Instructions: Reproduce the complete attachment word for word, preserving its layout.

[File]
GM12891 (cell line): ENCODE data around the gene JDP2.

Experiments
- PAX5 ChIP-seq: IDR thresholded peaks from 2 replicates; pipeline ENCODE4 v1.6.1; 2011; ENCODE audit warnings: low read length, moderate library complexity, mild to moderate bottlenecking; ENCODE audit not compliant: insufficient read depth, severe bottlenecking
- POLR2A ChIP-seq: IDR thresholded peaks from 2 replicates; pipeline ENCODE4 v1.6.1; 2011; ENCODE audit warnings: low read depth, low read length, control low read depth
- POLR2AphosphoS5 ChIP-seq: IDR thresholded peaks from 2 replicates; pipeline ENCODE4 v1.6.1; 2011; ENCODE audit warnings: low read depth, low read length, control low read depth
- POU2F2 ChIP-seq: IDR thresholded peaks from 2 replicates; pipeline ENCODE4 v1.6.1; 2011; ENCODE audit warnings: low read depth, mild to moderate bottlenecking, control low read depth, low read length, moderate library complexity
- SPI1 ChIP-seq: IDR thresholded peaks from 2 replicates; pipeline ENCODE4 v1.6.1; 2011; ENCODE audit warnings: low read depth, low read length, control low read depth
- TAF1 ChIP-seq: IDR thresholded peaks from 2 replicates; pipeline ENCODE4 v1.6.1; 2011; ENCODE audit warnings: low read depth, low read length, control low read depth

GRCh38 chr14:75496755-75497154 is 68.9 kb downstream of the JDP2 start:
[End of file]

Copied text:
GM12891 (cell line): ENCODE data around the gene JDP2.

Experiments
- PAX5 ChIP-seq: IDR thresholded peaks from 2 replicates; pipeline ENCODE4 v1.6.1; 2011; ENCODE audit warnings: low read length, moderate library complexity, mild to moderate bottlenecking; ENCODE audit not compliant: insufficient read depth, severe bottlenecking
- POLR2A ChIP-seq: IDR thresholded peaks from 2 replicates; pipeline ENCODE4 v1.6.1; 2011; ENCODE audit warnings: low read depth, low read length, control low read depth
- POLR2AphosphoS5 ChIP-seq: IDR thresholded peaks from 2 replicates; pipeline ENCODE4 v1.6.1; 2011; ENCODE audit warnings: low read depth, low read length, control low read depth
- POU2F2 ChIP-seq: IDR thresholded peaks from 2 replicates; pipeline ENCODE4 v1.6.1; 2011; ENCODE audit warnings: low read depth, mild to moderate bottlenecking, control low read depth, low read length, moderate library complexity
- SPI1 ChIP-seq: IDR thresholded peaks from 2 replicates; pipeline ENCODE4 v1.6.1; 2011; ENCODE audit warnings: low read depth, low read length, control low read depth
- TAF1 ChIP-seq: IDR thresholded peaks from 2 replicates; pipeline ENCODE4 v1.6.1; 2011; ENCODE audit warnings: low read depth, low read length, control low read depth

GRCh38 chr14:75496755-75497154 is 68.9 kb downstream of the JDP2 start: